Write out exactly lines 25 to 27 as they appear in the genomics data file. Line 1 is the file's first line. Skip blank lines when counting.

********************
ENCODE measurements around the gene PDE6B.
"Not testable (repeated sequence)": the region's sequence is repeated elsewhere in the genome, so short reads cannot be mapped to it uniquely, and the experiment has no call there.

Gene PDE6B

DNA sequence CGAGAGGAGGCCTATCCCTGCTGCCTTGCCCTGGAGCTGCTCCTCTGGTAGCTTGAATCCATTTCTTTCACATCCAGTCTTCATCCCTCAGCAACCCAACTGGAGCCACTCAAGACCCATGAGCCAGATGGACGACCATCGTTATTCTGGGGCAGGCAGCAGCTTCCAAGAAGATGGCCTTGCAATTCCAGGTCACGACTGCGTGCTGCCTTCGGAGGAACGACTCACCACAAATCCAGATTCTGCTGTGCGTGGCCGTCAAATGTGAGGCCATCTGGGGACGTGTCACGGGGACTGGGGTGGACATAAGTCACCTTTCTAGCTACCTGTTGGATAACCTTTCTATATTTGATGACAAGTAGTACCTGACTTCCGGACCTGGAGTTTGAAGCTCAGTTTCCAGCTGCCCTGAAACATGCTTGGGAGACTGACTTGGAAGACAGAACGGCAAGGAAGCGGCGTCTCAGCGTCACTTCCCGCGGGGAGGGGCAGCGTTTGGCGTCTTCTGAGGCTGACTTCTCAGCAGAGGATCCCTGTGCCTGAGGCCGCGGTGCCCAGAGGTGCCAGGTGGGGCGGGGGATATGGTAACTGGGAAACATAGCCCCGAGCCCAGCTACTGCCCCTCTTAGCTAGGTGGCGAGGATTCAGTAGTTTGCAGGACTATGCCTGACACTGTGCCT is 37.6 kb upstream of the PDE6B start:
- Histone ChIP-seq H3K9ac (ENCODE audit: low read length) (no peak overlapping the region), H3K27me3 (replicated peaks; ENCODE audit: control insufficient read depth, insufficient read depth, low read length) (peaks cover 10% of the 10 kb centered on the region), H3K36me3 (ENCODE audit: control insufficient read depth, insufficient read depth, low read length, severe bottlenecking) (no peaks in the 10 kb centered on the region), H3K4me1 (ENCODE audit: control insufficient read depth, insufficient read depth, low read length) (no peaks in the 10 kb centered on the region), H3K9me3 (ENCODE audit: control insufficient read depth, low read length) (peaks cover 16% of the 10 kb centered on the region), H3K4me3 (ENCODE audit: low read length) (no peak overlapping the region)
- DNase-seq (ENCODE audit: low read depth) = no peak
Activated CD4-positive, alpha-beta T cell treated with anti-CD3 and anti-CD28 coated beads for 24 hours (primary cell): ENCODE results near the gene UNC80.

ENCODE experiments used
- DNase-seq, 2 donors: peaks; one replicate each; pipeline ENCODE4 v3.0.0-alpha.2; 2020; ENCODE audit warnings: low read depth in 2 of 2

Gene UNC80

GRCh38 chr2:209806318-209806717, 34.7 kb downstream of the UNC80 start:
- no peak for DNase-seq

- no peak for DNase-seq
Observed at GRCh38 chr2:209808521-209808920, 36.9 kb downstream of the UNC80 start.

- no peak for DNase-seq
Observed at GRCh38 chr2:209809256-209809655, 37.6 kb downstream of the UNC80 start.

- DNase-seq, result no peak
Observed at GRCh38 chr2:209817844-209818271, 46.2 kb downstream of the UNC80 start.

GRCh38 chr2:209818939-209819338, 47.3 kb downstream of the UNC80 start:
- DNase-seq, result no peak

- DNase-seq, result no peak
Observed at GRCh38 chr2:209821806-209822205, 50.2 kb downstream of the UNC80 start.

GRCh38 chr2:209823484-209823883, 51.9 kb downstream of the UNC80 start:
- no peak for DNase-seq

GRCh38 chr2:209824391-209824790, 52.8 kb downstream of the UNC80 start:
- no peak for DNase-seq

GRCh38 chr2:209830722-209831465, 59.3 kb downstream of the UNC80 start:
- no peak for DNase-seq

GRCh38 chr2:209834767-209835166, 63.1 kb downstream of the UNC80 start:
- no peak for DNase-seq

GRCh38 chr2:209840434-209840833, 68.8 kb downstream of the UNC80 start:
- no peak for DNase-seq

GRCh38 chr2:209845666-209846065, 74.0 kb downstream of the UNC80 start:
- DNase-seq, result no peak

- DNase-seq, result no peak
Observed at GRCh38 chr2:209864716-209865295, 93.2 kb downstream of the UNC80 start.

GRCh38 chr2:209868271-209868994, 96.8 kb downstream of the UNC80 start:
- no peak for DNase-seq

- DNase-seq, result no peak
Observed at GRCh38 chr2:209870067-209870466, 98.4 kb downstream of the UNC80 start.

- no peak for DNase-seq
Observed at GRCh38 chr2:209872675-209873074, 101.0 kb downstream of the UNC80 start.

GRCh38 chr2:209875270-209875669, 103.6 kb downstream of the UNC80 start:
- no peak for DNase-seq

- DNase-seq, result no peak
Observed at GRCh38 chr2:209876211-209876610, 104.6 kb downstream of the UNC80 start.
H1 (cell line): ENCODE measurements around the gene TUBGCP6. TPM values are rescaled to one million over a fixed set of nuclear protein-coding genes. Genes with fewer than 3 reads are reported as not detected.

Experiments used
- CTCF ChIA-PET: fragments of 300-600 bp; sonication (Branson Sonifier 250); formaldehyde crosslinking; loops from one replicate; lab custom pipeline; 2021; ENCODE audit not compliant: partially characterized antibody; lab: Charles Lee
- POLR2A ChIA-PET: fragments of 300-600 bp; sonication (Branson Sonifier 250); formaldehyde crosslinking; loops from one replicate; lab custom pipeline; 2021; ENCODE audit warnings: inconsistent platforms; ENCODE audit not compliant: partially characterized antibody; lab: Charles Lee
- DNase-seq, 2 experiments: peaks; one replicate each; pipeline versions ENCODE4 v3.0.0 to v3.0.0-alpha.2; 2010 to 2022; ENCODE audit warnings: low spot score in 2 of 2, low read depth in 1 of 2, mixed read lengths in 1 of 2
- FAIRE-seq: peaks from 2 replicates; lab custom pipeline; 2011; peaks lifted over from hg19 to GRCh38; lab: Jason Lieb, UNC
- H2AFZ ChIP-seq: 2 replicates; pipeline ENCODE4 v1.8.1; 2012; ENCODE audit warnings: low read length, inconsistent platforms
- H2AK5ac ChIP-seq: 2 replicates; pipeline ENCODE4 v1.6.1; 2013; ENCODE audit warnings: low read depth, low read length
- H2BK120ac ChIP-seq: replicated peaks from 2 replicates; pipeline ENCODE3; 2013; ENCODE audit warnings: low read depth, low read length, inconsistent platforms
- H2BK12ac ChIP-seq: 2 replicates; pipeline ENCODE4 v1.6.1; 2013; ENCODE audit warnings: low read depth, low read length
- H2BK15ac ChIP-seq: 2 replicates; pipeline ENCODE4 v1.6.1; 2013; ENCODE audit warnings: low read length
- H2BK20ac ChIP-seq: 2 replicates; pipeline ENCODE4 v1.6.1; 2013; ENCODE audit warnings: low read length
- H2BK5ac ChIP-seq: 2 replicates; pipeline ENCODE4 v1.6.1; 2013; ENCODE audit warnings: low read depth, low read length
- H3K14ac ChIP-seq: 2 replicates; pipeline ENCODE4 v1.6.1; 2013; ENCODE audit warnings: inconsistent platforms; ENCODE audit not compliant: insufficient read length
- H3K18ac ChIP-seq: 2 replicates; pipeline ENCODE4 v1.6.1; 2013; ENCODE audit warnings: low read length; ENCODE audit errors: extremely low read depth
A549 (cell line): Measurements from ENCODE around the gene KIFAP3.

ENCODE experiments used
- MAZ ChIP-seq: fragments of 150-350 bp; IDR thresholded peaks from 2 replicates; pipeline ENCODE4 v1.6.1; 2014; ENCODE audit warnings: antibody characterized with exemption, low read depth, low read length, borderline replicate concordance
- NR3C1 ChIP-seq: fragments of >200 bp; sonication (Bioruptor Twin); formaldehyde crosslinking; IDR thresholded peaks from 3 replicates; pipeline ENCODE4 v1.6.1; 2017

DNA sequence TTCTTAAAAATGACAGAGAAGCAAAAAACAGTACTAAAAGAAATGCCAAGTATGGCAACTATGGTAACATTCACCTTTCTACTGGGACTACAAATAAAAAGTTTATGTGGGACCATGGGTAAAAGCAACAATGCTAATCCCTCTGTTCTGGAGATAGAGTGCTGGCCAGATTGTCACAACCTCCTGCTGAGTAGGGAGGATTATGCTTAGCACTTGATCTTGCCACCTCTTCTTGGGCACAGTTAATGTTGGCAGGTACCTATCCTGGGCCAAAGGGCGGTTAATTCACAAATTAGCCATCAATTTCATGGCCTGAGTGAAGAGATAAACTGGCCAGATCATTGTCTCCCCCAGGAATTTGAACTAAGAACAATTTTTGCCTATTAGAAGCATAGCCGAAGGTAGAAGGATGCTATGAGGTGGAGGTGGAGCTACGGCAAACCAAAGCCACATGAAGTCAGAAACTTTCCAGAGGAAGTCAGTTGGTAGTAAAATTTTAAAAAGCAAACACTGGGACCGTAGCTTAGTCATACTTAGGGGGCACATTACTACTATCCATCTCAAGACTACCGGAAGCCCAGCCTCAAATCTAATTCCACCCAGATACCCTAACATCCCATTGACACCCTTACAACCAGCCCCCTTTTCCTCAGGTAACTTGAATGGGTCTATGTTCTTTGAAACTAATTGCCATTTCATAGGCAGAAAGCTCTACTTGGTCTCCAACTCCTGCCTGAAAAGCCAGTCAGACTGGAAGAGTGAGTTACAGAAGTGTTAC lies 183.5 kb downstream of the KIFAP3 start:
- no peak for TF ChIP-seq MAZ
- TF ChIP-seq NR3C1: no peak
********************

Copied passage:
GRCh38 chr2:209824391-209824790, 52.8 kb downstream of the UNC80 start:
- no peak for DNase-seq

GRCh38 chr2:209830722-209831465, 59.3 kb downstream of the UNC80 start: